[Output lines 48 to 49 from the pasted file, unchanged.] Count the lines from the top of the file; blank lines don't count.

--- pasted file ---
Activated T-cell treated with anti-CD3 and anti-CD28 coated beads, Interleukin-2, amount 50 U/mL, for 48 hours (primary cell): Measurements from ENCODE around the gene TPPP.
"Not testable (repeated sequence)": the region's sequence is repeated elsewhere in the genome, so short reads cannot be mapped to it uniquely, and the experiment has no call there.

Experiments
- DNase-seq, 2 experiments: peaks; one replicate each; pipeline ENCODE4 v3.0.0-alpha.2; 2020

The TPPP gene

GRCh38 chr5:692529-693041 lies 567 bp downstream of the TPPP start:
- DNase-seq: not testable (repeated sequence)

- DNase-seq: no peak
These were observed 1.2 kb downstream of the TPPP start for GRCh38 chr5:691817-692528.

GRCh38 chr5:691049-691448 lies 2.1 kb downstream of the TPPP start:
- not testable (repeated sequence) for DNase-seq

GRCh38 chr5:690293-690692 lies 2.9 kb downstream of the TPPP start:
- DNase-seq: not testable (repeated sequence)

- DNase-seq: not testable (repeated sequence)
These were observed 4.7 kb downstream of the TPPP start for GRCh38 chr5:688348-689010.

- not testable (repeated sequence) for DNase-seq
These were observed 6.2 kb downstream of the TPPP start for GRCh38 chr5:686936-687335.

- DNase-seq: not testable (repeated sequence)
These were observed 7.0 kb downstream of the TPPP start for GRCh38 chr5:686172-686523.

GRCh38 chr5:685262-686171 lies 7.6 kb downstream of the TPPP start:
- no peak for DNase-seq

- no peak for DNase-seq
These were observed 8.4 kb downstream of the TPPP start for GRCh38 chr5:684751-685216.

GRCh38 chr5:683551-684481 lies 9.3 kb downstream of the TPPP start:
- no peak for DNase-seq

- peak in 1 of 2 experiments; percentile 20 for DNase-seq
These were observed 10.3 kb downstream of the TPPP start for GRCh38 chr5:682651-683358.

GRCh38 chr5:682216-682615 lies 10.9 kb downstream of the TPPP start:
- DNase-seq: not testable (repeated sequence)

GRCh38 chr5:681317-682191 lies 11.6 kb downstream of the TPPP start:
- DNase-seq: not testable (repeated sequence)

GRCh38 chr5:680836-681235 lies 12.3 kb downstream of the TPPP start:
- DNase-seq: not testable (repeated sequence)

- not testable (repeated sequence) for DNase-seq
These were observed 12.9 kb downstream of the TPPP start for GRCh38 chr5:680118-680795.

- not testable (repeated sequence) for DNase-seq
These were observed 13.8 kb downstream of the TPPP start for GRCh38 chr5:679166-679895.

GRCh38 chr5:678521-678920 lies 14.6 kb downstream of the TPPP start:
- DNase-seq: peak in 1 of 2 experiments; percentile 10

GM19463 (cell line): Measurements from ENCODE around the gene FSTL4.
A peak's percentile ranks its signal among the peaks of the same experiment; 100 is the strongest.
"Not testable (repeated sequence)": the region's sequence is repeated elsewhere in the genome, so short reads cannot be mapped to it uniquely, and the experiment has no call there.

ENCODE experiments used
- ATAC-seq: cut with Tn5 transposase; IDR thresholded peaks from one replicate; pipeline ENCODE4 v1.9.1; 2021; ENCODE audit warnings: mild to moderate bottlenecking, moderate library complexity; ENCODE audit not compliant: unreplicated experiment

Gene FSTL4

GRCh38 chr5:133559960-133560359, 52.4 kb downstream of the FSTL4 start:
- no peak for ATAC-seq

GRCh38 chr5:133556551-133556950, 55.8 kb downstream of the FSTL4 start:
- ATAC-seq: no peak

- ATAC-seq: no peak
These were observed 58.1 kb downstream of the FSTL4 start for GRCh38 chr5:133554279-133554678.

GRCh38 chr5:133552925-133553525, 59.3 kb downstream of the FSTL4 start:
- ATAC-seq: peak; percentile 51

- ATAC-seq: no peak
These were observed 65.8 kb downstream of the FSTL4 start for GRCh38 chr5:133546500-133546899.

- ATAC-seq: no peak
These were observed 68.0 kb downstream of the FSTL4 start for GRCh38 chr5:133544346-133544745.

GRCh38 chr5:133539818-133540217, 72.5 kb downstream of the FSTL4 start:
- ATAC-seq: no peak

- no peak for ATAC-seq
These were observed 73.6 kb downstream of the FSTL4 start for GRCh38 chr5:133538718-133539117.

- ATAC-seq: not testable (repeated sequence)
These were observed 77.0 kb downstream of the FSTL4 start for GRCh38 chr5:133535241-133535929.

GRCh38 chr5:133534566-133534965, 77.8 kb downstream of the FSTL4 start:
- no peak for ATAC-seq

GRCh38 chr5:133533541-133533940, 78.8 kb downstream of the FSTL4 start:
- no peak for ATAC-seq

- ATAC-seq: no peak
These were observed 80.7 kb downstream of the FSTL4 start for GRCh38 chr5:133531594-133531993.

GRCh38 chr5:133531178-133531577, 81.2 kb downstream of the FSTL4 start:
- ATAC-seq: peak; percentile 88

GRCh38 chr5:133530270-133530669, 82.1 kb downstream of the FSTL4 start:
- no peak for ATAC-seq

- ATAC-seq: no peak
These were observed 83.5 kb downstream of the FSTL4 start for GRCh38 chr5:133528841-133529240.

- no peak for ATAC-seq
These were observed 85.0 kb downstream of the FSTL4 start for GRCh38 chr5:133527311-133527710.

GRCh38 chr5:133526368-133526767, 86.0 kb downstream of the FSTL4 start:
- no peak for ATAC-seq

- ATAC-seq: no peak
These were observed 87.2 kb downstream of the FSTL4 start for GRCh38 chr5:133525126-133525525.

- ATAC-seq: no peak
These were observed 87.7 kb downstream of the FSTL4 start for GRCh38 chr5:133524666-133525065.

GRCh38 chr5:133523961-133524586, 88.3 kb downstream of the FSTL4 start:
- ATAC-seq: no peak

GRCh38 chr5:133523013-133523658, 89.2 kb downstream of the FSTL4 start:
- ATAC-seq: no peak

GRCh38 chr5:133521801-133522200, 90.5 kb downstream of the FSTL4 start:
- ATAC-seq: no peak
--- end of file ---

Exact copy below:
GRCh38 chr5:133556551-133556950, 55.8 kb downstream of the FSTL4 start:
- ATAC-seq: no peak